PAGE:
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The Ted Lasso Cast Talked About How the Show Has Inspired the World at PaleyFest

Mentorship and Empathy

Ted Lasso holds a cup of tea.

The virtual panels at this year’s PaleyFest, celebrating some of the best in television, continued today, with new content from Lovecraft Country and The Good Doctor joining panels from The Queen’s Gambit and What We Do In The Shadows, which we covered earlier today, as well as a 20th-anniversary reunion of Six Feet Under. But the panel we were most excited to watch featured maybe our favorite show of the last six months: Ted Lasso.

Patton Oswalt led a panel featuring executive producer Bill Lawrence, along with the cast: Jason Sudekis (Ted Lasso), Hannah Waddingham (Rebecca Welton), Brendan Hunt (Coach Beard), Jeremy Swift (Higgins), Brett Goldstein (Roy Kent), Phil Dunster (Jamie Tartt), Nick Mohammed (Nate Shelley), and Juno Temple (Keely Jones). And in case you didn’t know this, not only is Jason Sudekis a writer and producer on the show, both Brett Goldstein and Brendan Hunt are part of the writer’s room too.

The panel opened with praise from the show from Oswalt himself, who gushed about something everyone who has watched the show has experienced: how wonderful it feels to recommend this series to someone, just knowing how much joy it’s going to bring them. But how did this show become such a source of joy and why do we love it?

Jason Sudekis had a theory that it’s really about the characters and letting them have “micro arcs” so that when a character you’ve cared about does something big for them, but maybe not for the world, you care about it. Also, according to Bill Lawrence, what really frees the writers up to insert character moments and subtle scenes as they build things carefully is that the writers have a very clear beginning middle, and end of the story mapped out to work with. The writers know how this all will end, but the actors don’t, but that helps them.

The theme that came up many times in the panel was how much empathy we as an audience feel for these characters, and how the actors themselves connected to the stories and relished how they were able to make characters that might have been one-dimension supporting parts are villains much more because every character is the hero of their own story. And to play that requires empathy from writers and actors. Dunster touched on how Jamie may be unsufferable sometimes on screen, but to play him he has to have empathy for where he’s been and where he thinks he’s going, even if the audience may hate him.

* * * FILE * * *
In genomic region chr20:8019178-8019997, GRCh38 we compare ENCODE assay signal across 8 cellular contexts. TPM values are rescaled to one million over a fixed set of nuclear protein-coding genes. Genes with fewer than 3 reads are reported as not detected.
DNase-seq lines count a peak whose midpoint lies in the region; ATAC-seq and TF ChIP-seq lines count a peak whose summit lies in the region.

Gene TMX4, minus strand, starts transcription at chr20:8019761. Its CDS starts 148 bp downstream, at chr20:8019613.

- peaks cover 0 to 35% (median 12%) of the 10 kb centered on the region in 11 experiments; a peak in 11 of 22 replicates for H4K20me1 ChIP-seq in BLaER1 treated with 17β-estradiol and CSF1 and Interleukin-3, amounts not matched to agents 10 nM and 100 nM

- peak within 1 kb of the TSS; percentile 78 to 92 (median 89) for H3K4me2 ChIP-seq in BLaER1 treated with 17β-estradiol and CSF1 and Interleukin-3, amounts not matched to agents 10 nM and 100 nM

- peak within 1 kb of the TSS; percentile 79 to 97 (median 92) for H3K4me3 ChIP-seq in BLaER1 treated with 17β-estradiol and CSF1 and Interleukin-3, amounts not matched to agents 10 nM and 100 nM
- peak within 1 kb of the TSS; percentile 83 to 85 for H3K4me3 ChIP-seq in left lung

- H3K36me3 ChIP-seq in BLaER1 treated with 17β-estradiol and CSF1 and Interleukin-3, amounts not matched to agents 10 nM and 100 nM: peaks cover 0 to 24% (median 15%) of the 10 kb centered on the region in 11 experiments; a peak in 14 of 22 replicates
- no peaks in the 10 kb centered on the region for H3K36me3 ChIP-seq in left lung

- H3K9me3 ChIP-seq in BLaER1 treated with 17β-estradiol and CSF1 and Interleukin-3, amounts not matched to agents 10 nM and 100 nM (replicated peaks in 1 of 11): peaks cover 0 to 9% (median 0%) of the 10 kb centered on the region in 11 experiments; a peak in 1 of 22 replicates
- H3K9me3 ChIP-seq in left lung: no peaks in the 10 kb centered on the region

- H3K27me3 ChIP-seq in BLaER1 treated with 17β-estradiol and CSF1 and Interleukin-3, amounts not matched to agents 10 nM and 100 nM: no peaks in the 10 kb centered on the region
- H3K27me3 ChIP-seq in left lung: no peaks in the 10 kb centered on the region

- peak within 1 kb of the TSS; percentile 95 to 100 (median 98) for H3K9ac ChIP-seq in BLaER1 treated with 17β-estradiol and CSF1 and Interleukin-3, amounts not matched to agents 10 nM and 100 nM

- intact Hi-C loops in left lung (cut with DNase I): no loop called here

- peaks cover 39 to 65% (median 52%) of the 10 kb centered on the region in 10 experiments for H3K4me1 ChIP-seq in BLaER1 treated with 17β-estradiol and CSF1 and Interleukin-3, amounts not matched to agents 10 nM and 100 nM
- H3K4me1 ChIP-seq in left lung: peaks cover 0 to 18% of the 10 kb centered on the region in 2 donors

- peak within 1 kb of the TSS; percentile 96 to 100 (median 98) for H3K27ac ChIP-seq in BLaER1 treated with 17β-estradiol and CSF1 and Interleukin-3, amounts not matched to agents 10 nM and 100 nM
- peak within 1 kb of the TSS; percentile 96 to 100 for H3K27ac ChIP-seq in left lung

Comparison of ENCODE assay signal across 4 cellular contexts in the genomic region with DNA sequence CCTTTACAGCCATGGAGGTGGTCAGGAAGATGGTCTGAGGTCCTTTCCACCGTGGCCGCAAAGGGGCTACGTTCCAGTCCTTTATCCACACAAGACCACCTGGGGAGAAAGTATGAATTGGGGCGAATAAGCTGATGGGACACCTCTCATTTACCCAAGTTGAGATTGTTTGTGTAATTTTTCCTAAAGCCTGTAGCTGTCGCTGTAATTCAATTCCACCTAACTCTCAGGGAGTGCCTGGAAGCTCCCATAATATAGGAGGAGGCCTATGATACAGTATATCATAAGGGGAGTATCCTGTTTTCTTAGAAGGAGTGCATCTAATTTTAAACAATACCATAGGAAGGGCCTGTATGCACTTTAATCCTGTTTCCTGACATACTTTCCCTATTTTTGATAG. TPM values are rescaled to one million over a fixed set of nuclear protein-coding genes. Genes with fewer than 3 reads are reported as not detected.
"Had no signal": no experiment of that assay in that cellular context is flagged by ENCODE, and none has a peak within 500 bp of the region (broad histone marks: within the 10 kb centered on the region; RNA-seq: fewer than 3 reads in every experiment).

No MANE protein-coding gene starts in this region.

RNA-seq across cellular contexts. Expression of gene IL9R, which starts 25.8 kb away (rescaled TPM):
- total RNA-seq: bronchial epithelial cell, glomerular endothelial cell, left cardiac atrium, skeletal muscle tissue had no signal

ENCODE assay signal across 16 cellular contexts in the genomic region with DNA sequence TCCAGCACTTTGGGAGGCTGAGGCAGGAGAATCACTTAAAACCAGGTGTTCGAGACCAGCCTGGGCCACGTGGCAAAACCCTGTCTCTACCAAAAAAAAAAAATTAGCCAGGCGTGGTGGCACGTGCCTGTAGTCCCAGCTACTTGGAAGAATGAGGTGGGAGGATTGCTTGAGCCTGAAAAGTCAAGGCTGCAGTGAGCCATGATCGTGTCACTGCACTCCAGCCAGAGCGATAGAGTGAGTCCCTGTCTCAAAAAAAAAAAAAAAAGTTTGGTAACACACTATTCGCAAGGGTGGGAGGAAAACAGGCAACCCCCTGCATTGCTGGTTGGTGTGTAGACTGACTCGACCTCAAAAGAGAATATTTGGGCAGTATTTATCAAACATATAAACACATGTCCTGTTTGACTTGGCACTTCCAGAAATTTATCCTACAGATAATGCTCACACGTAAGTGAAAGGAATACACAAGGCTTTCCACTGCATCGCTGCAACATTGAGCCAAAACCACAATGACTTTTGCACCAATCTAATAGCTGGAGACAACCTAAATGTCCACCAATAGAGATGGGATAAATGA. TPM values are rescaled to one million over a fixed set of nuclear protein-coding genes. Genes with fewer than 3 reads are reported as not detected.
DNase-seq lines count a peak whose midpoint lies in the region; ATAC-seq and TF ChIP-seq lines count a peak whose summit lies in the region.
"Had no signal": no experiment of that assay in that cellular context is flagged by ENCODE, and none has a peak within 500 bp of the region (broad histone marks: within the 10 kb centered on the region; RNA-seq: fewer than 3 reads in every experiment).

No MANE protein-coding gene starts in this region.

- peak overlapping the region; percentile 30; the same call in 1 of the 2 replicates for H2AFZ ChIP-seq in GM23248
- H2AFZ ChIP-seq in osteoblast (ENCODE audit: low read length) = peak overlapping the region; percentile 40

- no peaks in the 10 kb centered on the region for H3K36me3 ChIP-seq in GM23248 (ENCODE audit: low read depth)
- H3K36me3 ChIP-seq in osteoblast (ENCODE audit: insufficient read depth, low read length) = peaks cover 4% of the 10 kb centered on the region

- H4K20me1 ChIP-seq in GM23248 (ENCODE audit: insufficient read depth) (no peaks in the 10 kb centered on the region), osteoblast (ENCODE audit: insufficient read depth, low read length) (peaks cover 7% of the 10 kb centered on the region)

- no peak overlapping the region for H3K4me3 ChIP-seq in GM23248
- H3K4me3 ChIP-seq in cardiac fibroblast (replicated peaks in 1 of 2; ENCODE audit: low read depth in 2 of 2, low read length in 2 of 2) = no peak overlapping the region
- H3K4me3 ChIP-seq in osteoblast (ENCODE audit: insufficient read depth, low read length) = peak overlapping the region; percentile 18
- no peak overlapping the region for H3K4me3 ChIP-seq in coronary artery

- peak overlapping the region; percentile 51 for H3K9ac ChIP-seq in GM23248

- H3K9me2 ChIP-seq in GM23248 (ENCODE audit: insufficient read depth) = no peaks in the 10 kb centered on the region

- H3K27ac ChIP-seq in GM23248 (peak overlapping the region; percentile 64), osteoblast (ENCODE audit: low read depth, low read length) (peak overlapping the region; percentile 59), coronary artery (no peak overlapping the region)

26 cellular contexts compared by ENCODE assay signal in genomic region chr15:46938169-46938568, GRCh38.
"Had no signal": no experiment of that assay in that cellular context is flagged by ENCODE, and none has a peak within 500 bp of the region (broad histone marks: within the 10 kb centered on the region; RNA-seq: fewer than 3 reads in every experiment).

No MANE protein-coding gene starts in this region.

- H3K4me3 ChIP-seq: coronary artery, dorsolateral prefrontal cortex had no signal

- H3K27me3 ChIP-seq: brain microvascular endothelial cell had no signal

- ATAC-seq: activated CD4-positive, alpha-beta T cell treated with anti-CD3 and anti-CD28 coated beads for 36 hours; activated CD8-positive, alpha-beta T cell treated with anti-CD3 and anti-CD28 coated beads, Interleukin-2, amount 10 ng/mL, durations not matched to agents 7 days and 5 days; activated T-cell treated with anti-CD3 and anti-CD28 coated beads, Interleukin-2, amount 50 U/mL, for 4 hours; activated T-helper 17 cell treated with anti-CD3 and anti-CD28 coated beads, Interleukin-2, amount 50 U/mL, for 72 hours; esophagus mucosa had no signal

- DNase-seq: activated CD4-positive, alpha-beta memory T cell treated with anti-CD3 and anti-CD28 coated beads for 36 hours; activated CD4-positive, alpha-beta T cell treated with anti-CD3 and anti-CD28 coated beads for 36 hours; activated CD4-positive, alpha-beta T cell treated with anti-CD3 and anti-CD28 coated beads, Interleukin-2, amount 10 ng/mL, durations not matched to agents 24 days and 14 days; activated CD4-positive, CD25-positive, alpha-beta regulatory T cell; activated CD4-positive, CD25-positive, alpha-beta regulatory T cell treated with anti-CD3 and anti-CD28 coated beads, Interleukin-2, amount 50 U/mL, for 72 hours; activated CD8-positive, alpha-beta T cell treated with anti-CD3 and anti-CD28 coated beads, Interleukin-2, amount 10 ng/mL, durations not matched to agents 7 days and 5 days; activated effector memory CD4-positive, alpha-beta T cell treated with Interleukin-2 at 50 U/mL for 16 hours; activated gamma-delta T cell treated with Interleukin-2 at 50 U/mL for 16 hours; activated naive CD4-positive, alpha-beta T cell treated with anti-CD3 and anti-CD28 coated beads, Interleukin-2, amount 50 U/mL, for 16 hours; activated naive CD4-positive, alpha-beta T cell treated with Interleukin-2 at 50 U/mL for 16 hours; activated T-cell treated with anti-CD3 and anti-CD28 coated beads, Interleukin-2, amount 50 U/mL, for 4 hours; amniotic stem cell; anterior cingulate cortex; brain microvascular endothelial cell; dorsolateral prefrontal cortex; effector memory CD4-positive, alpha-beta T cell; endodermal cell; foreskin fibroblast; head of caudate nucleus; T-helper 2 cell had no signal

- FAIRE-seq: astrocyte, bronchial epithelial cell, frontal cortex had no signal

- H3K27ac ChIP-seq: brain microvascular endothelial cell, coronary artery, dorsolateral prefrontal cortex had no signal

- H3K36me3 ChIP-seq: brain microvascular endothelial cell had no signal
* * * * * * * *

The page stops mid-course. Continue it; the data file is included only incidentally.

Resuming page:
And empathy is a key to another big theme of the show that Bill Lawrence wanted to emphasize: Mentorship. Mentorship and love don’t fix you, Lawrence made clear, they show you a different path that can be better for you. And the entirety of the show is about different people reaching up to help others rather than compete with them or knock them down. We see that between every character in this show and that’s how they grow and get better, and it’s a theme Sudekis especially brought up to the writers and wanted to weave into the show.

And I think that’s why this show had struck such a chord with audiences: it shows us a person whose whole thing is empathy and faith and mentorship for those around us, and that’s such an important thing to see after a year when we have all been beaten down so thoroughly. Juno Temple described how the show came on while “the world was weeping” and was such an “uplifting thing to watch” because it’s so gentle and hopeful. Brendan Hunt also talked about how the series and Ted remind us to keep in mind that everyone has a story they are living through right now.

We could all be a little bit like Ted, but as Bill Lawrence mentioned at the end of the panel, we also need to trust people like Ted when we meet them and not just judge things immediately. Being the hero of your own story sometimes means taking a hard look at how you see your supporting characters and reevaluating that, and Ted Lasso encourages us to believe things might not be as bad as we think.

(via: Yahoo, image: Apple TV)

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Jessica Mason (she/her) is a writer based in Portland, Oregon with a focus on fandom, queer representation, and amazing women in film and television. She's a trained lawyer and opera singer as well as a mom and author.